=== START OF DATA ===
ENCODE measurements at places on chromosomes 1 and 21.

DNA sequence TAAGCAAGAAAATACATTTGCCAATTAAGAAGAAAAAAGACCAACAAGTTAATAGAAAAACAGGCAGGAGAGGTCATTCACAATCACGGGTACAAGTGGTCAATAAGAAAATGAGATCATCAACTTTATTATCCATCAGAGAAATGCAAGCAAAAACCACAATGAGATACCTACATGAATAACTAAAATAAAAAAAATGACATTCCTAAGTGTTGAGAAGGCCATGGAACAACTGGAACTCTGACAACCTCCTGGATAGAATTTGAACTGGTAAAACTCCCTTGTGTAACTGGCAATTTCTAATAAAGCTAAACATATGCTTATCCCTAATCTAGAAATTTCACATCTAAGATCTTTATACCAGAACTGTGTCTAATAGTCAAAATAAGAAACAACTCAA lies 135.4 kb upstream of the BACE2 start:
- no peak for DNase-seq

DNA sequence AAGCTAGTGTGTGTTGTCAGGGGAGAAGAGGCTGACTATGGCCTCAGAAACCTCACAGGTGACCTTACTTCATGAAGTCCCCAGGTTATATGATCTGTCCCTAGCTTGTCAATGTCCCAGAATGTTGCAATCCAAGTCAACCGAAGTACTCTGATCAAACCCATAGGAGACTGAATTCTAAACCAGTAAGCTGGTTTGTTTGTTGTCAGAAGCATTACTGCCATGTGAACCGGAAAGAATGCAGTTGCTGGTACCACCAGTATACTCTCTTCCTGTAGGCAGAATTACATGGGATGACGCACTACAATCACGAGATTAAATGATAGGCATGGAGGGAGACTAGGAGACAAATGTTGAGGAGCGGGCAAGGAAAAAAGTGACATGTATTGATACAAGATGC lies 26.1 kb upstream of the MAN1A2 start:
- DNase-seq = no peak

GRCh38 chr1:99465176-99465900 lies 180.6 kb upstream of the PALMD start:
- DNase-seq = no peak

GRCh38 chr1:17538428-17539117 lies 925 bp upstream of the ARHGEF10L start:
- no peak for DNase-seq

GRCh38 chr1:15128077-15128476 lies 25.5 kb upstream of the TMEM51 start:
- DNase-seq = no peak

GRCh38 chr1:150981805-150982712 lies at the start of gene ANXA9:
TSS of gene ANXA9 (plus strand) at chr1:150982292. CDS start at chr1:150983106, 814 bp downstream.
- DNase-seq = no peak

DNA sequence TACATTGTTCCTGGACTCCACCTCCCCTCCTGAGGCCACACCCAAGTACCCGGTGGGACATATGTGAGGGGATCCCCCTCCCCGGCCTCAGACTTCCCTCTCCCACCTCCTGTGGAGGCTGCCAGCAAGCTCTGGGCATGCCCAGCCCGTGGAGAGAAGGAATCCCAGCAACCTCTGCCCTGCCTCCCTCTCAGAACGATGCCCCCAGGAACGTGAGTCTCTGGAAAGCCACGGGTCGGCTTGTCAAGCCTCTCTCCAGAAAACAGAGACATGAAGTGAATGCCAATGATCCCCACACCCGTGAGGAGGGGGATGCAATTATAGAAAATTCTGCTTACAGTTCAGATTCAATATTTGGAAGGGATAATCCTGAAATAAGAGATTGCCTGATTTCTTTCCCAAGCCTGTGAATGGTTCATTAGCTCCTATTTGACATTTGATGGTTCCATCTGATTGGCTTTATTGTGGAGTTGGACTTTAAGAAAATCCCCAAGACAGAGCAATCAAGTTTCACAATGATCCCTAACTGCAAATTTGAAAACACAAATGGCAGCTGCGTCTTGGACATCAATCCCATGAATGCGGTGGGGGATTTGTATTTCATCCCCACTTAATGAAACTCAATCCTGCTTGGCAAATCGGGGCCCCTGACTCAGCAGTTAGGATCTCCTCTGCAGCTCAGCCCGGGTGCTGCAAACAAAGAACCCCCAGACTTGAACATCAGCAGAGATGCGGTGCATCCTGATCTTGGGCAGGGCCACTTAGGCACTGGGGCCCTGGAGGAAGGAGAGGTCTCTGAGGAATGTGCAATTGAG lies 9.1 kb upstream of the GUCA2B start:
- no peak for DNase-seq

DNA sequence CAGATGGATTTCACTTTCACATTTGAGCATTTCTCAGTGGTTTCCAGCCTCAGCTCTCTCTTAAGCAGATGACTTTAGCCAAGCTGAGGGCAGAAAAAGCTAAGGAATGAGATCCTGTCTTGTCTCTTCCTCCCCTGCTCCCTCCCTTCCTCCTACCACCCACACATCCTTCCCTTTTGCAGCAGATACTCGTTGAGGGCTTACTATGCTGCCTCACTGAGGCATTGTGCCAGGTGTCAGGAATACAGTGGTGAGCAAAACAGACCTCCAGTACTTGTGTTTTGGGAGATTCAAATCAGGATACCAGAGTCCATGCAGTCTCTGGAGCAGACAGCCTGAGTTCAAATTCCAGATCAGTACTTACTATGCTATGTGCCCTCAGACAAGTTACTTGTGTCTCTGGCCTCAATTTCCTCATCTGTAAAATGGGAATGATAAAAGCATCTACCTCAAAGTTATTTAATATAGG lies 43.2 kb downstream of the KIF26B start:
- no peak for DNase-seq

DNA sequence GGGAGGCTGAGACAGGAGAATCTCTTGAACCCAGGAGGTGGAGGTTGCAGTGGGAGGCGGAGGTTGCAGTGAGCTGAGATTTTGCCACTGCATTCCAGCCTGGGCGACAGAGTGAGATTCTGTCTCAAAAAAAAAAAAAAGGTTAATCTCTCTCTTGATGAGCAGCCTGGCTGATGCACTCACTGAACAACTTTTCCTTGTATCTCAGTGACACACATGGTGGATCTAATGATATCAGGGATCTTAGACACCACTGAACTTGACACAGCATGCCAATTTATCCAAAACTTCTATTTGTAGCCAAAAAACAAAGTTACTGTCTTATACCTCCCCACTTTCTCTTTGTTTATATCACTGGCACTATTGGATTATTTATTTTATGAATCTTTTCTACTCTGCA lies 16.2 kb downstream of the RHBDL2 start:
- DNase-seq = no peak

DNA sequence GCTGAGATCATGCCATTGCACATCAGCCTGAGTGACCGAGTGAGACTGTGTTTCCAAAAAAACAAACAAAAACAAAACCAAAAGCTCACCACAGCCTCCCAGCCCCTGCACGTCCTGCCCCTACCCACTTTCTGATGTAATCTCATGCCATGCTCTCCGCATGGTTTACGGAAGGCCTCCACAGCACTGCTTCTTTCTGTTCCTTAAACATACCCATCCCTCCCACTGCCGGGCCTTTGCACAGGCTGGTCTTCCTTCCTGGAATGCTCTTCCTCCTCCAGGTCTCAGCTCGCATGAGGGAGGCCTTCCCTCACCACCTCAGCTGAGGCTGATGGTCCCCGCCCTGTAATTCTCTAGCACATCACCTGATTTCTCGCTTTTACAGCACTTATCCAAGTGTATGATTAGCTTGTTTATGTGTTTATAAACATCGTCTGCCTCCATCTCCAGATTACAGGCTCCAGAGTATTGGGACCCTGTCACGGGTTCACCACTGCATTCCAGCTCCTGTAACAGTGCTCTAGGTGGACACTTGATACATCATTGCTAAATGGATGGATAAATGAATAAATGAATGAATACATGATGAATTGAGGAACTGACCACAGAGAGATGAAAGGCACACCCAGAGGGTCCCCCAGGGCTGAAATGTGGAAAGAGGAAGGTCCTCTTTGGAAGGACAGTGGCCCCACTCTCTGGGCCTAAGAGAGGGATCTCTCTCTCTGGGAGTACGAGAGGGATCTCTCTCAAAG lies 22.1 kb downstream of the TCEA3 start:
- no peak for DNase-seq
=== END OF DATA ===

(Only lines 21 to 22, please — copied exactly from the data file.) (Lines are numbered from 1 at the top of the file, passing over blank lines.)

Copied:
DNA sequence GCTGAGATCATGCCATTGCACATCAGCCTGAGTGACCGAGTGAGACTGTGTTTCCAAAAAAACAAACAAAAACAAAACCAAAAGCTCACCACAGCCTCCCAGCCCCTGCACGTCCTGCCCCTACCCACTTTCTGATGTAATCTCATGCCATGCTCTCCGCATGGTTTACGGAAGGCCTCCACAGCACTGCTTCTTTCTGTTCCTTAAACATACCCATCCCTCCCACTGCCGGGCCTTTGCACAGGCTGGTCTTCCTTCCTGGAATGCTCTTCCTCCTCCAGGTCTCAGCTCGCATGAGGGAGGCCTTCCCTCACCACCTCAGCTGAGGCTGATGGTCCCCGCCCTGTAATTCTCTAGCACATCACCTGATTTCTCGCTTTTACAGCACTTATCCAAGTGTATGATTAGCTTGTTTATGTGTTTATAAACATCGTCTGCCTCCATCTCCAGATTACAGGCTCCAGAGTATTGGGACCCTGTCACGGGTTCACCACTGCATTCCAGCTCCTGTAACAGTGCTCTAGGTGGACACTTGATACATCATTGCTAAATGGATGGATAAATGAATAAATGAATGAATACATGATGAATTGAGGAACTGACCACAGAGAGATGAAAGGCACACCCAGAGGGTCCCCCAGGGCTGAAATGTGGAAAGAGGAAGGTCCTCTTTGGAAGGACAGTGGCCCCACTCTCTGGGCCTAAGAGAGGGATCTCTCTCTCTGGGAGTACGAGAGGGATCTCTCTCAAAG lies 22.1 kb downstream of the TCEA3 start:
- no peak for DNase-seq